Between all the end of teacher training madness and Jubilee celebrations I found time to finally finish Wolf Hall. This is the second time I have read this novel, the first being for a book club I don’t really remember, apart from that mad rush when you realise the meeting is in 2 hours and you still have 150 pages to go. Perhaps this rush is why I have blocked the first reading from my memory. Luckily my second reading was much more enjoyable.
My favourite aspect of historical fiction is the sense I get of knowing the characters and their fate, yet not knowing them at all. The Tudors and the many fascinating people who played a part in their reign have been reincarnated in so many different forms, from the amazing Philippa Gregory novels to the biographical works of Antonia Fraser and the brilliant TV show that was shown on the BBC, and yet they still seem to draw in readers, novelists, viewers and whoever is in charge of making TV programmes. Perhaps this is because, as Mantel states in the ‘About the Author’ section ‘The Tudors are the great national soap opera, when have we ever had a Royal family renowned for their determination and love of chopping off people’s heads?
As I have mentioned there is a lot of fiction and non-fiction based on The Tudors, the vast majority of which centres on Henry VIII’s numerous wives, so Mantel’s focus on the rise of Thomas Cromwell is, for me, a refreshing take on such a well-known chapter of British history. I loved discovering more about the enigma of Cromwell and how he came to become such a powerful figure in the court of Henry VIII. The beauty of this novel is that Mantel ends it with Cromwell on a high, we have yet to witness his fall from grace, but the tantalising thing is, the reader knows it is coming – the author can only twist and turn the tale so much, the fate of our characters will always be the same. This has made me eager to read Bringing Up The Bodies however the book buying ban is going to hinder this desire slightly.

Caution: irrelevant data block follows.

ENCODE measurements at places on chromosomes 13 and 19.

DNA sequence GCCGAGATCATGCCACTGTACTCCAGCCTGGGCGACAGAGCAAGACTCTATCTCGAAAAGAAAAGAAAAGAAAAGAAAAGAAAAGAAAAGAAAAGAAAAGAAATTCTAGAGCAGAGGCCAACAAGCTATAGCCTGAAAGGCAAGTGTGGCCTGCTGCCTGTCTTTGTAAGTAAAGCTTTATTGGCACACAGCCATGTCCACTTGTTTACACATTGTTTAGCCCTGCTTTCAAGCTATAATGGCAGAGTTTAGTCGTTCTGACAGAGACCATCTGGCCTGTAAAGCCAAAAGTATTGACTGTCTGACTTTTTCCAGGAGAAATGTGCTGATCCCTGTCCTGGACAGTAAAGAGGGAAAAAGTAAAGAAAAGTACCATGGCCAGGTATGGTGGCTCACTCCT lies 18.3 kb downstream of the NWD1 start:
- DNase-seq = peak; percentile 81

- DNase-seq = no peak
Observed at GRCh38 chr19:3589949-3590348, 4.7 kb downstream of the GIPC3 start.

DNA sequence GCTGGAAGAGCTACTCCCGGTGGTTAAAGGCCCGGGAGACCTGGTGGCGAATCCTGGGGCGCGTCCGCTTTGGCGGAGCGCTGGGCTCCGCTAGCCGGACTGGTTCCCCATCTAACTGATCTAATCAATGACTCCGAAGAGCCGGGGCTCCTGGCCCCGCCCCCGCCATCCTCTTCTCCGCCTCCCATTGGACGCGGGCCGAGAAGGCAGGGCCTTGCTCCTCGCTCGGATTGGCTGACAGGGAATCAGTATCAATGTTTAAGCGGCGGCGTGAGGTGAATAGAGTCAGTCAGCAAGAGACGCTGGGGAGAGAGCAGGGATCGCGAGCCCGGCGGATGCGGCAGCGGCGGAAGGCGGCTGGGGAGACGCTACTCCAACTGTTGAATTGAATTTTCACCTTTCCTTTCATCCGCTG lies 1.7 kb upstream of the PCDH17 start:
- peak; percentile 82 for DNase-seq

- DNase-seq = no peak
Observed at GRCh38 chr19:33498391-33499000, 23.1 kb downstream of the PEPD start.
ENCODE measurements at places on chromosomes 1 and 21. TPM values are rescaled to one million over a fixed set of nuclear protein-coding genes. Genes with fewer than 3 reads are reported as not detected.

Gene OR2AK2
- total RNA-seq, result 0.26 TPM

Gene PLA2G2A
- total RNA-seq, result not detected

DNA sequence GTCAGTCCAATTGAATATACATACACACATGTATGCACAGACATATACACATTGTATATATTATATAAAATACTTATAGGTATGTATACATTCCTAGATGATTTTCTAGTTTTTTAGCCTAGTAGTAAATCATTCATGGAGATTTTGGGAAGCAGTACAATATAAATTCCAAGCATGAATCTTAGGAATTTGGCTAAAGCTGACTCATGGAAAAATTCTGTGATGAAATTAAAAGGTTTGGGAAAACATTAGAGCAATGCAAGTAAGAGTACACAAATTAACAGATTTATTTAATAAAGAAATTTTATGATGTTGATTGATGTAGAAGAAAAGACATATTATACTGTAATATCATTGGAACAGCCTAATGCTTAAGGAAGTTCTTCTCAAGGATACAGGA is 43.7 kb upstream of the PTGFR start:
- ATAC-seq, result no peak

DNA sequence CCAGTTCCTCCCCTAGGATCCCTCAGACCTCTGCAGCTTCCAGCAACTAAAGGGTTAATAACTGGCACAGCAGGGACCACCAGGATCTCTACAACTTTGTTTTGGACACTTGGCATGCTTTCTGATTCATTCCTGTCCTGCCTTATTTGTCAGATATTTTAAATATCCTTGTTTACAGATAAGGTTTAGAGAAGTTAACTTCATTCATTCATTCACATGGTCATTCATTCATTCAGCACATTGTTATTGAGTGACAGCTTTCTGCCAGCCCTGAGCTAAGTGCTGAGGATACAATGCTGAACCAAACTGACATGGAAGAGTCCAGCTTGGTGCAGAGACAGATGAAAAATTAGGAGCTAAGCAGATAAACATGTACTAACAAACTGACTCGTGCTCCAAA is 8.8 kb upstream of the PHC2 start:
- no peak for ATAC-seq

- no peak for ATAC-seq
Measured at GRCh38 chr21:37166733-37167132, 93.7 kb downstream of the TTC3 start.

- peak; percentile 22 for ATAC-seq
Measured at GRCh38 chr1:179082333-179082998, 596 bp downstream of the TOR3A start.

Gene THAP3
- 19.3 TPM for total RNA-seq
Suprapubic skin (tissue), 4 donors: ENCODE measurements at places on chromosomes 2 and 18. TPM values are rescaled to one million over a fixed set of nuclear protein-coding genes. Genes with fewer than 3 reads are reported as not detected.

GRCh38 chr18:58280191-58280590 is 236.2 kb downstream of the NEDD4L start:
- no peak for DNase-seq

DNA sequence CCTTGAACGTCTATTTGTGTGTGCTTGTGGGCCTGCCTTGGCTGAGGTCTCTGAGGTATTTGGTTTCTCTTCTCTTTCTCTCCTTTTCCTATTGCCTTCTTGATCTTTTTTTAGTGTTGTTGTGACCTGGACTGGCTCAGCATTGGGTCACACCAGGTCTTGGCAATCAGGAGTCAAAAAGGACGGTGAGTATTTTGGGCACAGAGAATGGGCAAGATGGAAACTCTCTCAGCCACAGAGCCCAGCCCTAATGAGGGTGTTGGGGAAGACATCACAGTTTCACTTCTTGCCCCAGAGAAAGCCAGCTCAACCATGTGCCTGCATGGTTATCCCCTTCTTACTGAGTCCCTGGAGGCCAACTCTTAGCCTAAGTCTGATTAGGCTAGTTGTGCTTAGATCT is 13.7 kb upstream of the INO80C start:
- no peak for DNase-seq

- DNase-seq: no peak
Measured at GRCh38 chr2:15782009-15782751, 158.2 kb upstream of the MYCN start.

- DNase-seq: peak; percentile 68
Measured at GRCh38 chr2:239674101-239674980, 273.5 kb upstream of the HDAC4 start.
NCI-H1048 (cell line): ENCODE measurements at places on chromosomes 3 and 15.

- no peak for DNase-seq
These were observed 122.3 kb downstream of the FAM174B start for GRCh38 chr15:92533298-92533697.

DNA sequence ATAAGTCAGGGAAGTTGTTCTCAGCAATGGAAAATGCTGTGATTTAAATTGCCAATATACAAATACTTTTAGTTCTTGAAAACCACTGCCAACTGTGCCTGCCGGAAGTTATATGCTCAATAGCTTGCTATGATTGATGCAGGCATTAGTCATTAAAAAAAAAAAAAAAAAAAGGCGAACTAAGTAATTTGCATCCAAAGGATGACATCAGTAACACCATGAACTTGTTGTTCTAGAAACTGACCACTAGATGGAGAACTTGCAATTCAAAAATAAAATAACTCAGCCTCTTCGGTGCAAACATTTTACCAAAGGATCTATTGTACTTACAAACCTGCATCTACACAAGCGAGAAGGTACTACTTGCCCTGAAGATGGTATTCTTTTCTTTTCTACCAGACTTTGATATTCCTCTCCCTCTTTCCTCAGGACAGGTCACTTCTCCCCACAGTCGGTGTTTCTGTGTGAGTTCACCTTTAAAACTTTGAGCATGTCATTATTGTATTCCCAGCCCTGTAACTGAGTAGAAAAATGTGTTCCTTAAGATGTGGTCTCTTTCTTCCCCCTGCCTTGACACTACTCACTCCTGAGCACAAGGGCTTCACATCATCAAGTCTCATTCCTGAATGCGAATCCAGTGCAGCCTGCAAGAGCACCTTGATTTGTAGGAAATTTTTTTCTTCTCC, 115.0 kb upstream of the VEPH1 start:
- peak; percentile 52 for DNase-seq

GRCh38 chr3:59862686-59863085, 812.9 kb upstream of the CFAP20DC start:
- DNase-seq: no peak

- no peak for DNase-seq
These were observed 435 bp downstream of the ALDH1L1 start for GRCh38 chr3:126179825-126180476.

I particularly enjoyed how Mantel portrays the relationship between Cromwell and Thomas More, which is summed up perfectly in the lines
‘He thinks, I remembered you, Thomas More, but you didn’t remember me. You never even saw me coming.’
I know Cromwell is far from being a good guy, but Thomas More is just insufferable. For me, he made Cromwell more appealing and more human. Of course I am going to favour the man who mourns the loss of his wife and shows a reluctance and remorse when ordered to oversee executions than the self-righteous More who comes across as hypocritical, narrow-minded and just plain horrible to his own wife. But then history isn’t as black and white as that, and I have essentially been manipulated by Mantel’s fantastic story telling, and I am not ashamed to admit that.
I was entirely swept along in the novel, transported from what was my sunny back garden in 21st century Britain (the weather didn’t last long) right back to Tudor London, and to be honest that is all I really want from a novel – to become so engrossed and to believe so fully in the setting, plot, characters etc, that I forget where I actually am! Luckily for me, Mantel fulfilled this need and has inspired me to read more of her books and to rewatch The Tudors, daydreaming about the lovely Jonathan Rhys Meyer and Henry Cavill in the process…don’t worry I am well aware they are unrealistic portrayals; the real Tudors wouldn’t have been anywhere near as attractive, but a girl can dream!